ECB indicates openness to negative interest rates

Central Bank holds rates at record low across euro zone

European Central Bank  president Mario Draghi  and vice-president Vitor Constancio (left) arrive for the monthly ECB news conference in Frankfurt yesterday. Photograph: Reuters

European Central Bank president Mario Draghi and vice-president Vitor Constancio (left) arrive for the monthly ECB news conference in Frankfurt yesterday. Photograph: Reuters


The European Central Bank gave its strongest indication yet that it may introduce negative rates, as the bank chose to keep benchmark interest rates at a record low of 0.5 per cent this month.

Speaking after yesterday’s rate-setting meeting yesterday in Frankfurt, European Central Bank president Mario Draghi said that while the bank “was now technically ready” for negative interest rates, it saw no reason to act now.

Last month’s interest rate reduction represented the first cut in rates in 10 months, and yesterday the governing council decided by consensus to keep rates unchanged, as expected.

The ECB also refrained from implementing any so-called “non-standard” measures to stimulate economic activity, particularly in the struggling SME sector. The bank was considering a range of measures to improve SMEs access to bank finance, such as easing collateral rules and stimulating the market for asset-backed securities. However, these options remained “on the shelf”, Mr Draghi said.

While the ECB continued to work with the European Investment Bank on plans to help the SME sector, this was not something for the short term, he said.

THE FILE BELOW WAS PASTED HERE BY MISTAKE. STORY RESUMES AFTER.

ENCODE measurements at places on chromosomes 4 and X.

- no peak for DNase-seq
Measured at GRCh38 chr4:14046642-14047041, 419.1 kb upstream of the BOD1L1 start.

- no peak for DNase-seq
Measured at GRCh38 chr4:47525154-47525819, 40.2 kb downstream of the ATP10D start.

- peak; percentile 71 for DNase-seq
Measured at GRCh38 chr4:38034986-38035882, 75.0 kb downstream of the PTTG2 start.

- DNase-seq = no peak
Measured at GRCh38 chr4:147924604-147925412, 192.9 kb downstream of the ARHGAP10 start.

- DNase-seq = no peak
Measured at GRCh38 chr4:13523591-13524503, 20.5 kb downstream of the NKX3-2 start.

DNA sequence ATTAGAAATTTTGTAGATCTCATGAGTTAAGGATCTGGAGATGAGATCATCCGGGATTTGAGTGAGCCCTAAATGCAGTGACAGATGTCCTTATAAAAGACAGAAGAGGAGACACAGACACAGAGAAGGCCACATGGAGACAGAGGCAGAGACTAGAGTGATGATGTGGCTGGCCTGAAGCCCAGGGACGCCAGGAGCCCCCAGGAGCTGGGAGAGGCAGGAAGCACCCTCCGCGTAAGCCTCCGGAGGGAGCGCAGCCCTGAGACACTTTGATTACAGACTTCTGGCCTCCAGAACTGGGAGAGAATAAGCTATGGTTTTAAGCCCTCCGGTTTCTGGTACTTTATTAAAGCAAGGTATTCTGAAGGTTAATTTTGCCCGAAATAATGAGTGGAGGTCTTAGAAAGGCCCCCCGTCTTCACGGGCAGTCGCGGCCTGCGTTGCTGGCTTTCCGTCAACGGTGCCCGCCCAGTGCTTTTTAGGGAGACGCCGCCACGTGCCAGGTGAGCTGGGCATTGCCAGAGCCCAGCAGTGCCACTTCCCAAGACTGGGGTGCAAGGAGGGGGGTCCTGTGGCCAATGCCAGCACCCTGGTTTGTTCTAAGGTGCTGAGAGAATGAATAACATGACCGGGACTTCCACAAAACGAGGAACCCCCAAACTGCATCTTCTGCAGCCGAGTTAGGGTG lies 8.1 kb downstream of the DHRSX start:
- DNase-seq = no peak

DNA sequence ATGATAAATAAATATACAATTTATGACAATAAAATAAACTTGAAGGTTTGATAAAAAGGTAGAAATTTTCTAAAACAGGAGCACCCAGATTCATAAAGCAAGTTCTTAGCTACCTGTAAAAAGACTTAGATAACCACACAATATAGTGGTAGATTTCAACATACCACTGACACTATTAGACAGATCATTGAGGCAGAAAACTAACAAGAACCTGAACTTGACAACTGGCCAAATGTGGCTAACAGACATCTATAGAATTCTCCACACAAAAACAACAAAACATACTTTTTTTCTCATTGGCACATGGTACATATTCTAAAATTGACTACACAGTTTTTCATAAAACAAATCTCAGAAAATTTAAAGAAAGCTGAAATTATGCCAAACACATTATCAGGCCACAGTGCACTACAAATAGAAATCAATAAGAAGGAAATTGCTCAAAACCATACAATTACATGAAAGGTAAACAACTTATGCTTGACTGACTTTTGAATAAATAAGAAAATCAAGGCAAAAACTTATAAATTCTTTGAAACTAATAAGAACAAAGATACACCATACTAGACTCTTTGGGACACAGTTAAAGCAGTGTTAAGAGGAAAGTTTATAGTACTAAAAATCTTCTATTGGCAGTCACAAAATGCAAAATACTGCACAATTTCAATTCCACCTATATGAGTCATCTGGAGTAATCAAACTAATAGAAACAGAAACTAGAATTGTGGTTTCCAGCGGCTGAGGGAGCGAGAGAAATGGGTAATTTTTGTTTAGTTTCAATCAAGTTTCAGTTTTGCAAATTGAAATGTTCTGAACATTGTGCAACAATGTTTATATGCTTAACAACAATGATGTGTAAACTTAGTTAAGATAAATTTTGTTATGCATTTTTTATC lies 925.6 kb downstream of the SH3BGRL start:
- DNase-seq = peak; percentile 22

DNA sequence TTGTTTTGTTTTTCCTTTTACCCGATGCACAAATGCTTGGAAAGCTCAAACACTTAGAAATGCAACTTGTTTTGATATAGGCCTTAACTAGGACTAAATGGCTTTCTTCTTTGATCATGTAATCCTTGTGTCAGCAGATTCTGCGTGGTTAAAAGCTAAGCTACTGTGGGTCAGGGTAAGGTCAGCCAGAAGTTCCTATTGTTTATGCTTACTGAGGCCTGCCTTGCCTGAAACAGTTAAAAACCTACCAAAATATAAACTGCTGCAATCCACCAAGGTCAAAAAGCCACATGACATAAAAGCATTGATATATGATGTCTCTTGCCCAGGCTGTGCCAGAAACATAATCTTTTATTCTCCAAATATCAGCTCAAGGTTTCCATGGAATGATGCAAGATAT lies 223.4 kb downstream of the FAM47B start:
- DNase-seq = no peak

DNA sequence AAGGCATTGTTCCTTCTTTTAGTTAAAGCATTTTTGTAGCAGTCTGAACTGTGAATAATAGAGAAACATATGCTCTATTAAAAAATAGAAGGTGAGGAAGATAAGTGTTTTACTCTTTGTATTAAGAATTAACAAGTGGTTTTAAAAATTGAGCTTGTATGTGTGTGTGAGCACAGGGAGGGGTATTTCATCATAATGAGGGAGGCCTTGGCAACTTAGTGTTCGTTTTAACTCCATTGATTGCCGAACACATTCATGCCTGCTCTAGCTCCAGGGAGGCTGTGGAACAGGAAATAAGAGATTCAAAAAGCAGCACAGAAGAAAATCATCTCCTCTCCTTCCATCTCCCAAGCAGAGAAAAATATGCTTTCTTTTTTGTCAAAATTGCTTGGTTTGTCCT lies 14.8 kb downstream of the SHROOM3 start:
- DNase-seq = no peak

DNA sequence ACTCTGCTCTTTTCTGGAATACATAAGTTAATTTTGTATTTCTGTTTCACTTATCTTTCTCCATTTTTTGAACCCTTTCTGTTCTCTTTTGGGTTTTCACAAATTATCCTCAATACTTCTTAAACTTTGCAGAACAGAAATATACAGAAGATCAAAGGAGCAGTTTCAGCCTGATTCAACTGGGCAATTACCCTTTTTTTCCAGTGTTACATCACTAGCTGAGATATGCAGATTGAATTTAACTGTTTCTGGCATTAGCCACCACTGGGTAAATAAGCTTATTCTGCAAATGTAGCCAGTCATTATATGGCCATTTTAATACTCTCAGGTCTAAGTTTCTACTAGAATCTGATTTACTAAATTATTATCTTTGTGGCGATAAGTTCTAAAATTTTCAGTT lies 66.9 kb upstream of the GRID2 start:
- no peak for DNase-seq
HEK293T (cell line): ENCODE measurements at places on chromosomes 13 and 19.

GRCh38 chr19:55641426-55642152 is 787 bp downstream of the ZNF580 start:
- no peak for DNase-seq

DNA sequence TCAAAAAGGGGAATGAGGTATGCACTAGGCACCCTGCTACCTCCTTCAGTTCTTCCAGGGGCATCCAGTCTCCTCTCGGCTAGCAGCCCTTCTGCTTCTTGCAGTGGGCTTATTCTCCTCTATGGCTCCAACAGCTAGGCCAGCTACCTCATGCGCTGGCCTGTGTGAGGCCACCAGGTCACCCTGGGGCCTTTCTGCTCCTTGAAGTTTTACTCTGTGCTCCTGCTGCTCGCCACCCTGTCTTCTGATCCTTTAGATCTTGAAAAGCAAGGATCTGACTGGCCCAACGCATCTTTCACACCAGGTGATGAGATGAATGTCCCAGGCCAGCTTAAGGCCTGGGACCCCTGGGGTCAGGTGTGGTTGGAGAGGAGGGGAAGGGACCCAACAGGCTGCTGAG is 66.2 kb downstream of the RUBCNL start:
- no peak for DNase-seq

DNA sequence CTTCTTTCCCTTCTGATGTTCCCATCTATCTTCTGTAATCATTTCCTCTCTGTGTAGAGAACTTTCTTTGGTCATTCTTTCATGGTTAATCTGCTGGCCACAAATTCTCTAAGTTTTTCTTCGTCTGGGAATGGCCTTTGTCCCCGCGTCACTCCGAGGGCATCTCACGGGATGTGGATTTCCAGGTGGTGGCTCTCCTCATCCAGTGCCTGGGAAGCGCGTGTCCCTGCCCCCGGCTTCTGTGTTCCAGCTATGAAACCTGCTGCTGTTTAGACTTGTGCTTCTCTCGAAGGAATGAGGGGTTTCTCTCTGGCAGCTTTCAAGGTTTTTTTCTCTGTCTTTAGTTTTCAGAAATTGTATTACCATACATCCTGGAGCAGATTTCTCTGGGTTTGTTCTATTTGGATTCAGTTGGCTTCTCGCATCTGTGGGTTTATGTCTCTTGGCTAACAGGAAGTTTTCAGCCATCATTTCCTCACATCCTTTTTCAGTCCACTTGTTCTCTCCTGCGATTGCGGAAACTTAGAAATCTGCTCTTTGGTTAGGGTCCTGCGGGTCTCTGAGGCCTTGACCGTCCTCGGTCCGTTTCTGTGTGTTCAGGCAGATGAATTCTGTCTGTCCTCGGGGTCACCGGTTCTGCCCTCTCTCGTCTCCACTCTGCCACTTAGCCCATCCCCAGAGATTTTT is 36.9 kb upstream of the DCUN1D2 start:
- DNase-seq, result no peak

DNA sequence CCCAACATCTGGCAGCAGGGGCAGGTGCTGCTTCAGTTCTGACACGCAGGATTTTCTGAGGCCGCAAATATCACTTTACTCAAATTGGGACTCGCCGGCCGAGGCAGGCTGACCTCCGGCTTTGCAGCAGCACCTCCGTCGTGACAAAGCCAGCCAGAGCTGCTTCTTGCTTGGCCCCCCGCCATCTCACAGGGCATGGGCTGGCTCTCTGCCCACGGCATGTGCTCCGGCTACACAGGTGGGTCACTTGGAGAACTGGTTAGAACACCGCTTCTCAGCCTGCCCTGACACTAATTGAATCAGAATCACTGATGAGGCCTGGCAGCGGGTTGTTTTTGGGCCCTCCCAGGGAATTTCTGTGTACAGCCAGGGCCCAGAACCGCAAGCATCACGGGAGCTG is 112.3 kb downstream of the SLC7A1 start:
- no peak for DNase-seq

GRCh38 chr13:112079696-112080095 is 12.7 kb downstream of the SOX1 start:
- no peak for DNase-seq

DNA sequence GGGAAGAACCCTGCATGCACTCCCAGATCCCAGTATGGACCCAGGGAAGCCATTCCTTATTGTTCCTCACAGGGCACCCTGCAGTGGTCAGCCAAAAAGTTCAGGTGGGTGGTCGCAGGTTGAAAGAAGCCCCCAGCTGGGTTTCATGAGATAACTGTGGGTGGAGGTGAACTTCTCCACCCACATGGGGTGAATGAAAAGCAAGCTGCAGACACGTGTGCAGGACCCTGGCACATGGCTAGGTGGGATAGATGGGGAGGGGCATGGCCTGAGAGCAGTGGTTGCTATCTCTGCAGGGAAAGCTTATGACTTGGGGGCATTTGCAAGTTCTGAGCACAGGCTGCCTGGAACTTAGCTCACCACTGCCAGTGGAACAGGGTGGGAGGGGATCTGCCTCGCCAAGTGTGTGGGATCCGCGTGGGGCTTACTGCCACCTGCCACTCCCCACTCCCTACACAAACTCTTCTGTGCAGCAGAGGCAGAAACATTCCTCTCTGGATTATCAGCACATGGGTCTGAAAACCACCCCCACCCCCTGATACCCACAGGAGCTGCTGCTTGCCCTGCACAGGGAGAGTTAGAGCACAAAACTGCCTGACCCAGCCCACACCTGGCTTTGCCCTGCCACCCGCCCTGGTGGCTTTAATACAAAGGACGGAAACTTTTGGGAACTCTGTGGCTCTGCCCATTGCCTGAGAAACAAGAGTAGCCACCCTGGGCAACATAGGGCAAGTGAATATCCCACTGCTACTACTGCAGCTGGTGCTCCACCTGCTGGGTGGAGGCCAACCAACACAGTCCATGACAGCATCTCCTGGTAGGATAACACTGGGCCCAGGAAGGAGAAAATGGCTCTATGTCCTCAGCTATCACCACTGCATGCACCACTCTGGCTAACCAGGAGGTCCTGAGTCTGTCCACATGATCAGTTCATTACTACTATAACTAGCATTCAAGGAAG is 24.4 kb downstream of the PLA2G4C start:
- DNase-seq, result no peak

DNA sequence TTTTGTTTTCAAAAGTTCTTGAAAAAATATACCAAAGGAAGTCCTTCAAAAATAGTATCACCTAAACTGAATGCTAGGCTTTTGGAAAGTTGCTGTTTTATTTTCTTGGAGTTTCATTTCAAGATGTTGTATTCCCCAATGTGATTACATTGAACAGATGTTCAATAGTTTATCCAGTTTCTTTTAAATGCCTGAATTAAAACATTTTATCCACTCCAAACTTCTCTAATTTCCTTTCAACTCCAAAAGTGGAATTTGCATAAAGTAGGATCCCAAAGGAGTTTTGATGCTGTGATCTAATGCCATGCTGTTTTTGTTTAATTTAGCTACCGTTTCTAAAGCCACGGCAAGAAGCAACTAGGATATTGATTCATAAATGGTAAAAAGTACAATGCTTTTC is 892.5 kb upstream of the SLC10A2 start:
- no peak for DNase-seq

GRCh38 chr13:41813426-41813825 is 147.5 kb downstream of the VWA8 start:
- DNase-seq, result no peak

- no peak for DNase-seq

The issue of bank lending to SMEs was still a problem, he stressed, highlighting banks’ frequent insistence that the net rate of return for lending is insufficient. While a lot had been done to increase the net rate of return through a reduction in funding rates, the perception of macroeconomic risks still persists. “This will take time,” he said.

The ECB also revised downwards its growth forecast for this year, forecasting gross domestic product to contract by 0.6 per cent this year compared to its March estimate of a 0.1 to 0.9 per cent GDP contraction. Its growth projections for 2014 were revised upwards, however, to 1.1 per cent for the year.

Mr Draghi also reiterated the need to maintain policies of fiscal consolidation across the euro zone, noting that the decision to grant countries extra time to reach their deficit targets should be reserved for “exceptional circumstances”.

“Fiscal consolidation is and remains unavoidable. It should be clear to everybody that you can’t have growth on endless debt creation. Sooner or later you’re going to be punished.”

He cautioned against interpreting the present market conditions “too optimistically”, warning countries not to implement “any protracted relaxation of fiscal standards without undertaking structural reforms at the same time, without improving competitiveness”.

Mr Draghi said he was confident the German Constitutional Court would approach next week’s hearing on the ECB’s outright monetary transactions (OMT) programme, with “total independence”.

Germany’s highest court is due to consider a complaint about the legality of the ECB’s bond-buying programme announced last September. ECB executive board member Jorg Asmussen will represent the bank at the hearing.

OMT is widely credited with calming sovereign debt markets in recent months. Mr Draghi yesterday underlined the success of the bond-buying programme, describing it as “probably the most successful monetary policy measure undertaken in recent times”.

Asked about his response to the IMF’s criticism of the troika’s handling of the crisis, Mr Draghi said he hadn’t read the paper.

“If it identifies the reasons for mistakes that have been made, we will certainly have to take them into account in the future”, he said, adding that there was a tendency to judge past events “with today’s eyes”.

“We can’t forget that, four or five years ago, when the discussions about the adjustment in Greece were taking place, the climate situation – in general – was much, much worse,” he said, highlighting in particular the fear of contagion.